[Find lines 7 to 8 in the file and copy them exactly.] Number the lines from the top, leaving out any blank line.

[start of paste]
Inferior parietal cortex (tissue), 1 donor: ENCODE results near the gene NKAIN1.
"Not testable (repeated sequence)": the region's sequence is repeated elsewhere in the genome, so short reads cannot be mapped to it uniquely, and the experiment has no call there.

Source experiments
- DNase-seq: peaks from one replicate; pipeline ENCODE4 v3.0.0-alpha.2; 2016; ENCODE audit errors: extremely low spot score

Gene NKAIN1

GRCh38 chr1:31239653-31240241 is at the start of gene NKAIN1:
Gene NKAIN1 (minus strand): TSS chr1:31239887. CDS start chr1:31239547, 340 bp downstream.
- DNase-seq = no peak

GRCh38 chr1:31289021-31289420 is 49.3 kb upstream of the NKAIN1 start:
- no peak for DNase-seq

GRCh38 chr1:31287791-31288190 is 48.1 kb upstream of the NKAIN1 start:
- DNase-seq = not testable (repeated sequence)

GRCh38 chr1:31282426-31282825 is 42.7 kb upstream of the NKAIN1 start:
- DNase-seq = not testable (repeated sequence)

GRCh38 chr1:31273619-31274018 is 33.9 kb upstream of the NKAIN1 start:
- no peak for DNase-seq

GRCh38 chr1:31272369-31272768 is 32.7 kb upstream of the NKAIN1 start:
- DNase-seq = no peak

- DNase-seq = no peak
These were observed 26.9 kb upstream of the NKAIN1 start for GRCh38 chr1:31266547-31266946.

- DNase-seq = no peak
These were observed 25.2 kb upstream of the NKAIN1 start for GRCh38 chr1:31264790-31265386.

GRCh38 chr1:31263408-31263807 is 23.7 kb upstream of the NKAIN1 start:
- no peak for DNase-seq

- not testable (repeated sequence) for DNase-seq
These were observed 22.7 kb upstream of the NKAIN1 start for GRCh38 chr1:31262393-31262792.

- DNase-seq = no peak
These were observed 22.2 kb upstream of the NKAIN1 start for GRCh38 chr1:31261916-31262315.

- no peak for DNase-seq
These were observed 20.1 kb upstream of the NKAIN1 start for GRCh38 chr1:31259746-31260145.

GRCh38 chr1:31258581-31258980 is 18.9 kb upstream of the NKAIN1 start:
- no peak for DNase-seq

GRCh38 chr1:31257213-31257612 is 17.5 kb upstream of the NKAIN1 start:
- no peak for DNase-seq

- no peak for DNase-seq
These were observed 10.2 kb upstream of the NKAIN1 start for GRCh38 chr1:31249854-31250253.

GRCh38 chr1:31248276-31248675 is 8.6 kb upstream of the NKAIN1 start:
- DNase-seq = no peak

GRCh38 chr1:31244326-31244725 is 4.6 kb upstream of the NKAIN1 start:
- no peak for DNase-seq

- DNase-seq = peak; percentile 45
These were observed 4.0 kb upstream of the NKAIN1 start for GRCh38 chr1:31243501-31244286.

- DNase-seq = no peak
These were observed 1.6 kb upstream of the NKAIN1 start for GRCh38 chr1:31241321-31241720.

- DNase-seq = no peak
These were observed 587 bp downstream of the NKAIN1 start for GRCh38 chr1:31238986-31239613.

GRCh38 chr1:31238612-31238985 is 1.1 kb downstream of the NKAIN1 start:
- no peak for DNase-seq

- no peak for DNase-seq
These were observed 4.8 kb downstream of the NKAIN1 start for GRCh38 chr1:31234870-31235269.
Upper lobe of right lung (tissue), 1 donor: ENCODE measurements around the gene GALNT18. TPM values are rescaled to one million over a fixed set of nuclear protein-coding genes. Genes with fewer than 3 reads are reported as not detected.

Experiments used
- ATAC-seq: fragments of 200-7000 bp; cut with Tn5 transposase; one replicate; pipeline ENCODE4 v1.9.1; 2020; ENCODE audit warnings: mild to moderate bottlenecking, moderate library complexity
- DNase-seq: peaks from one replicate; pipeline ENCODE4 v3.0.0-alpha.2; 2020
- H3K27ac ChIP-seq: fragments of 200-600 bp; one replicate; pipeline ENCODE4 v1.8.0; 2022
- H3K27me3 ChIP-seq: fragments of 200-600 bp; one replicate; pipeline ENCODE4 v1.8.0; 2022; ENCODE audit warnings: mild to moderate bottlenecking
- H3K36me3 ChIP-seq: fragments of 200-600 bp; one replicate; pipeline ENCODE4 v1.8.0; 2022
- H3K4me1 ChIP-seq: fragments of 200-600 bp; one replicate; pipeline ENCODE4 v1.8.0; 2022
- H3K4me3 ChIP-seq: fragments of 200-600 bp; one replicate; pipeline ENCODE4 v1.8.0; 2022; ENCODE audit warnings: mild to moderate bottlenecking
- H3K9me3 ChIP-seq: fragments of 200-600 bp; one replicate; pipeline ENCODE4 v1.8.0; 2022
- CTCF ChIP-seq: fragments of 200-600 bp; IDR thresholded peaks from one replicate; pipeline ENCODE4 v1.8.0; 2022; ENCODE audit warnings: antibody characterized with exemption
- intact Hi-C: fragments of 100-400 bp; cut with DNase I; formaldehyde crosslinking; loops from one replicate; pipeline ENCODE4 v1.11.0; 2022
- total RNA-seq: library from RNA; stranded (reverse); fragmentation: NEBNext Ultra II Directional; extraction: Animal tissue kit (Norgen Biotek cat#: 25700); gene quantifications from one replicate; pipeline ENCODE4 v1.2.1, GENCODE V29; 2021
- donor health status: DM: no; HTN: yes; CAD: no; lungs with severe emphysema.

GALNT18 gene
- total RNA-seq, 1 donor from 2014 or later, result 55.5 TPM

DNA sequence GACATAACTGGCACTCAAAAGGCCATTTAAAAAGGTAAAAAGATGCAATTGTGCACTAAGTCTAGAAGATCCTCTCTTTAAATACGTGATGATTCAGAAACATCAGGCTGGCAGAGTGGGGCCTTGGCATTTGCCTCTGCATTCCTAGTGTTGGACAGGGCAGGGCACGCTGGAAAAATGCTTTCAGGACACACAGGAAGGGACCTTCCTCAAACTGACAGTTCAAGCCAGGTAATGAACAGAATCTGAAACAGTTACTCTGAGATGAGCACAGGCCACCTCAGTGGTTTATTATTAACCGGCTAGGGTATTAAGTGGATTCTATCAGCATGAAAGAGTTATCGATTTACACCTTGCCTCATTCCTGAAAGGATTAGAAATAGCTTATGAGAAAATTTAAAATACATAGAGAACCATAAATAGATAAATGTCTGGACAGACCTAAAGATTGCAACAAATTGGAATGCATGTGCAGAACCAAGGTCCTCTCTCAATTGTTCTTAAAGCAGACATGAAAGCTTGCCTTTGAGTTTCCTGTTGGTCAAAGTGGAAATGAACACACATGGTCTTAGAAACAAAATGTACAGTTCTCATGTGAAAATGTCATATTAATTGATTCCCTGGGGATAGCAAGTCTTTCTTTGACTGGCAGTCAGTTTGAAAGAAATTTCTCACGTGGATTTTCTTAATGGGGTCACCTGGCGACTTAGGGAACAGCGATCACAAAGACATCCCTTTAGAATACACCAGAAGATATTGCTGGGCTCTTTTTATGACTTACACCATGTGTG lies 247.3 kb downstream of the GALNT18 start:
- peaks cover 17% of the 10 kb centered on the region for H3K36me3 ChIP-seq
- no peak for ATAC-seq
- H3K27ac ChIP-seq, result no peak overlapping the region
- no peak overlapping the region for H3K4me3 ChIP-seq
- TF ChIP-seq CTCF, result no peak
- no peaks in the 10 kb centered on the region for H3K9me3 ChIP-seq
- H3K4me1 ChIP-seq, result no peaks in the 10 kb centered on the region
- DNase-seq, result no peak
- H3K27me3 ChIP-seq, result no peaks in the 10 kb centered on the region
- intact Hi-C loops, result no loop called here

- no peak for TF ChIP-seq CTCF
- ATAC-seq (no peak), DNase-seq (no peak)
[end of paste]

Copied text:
Gene NKAIN1 (minus strand): TSS chr1:31239887. CDS start chr1:31239547, 340 bp downstream.
- DNase-seq = no peak